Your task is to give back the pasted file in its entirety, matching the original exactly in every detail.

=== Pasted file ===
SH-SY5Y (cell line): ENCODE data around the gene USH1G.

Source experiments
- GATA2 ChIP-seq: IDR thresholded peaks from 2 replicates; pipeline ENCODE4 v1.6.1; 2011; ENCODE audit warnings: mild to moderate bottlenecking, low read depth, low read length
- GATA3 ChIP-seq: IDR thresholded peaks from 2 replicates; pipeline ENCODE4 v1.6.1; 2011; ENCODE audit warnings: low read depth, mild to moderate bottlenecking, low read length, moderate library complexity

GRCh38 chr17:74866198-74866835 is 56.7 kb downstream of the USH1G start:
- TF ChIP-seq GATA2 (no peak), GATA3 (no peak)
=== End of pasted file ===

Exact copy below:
SH-SY5Y (cell line): ENCODE data around the gene USH1G.

Source experiments
- GATA2 ChIP-seq: IDR thresholded peaks from 2 replicates; pipeline ENCODE4 v1.6.1; 2011; ENCODE audit warnings: mild to moderate bottlenecking, low read depth, low read length
- GATA3 ChIP-seq: IDR thresholded peaks from 2 replicates; pipeline ENCODE4 v1.6.1; 2011; ENCODE audit warnings: low read depth, mild to moderate bottlenecking, low read length, moderate library complexity

GRCh38 chr17:74866198-74866835 is 56.7 kb downstream of the USH1G start:
- TF ChIP-seq GATA2 (no peak), GATA3 (no peak)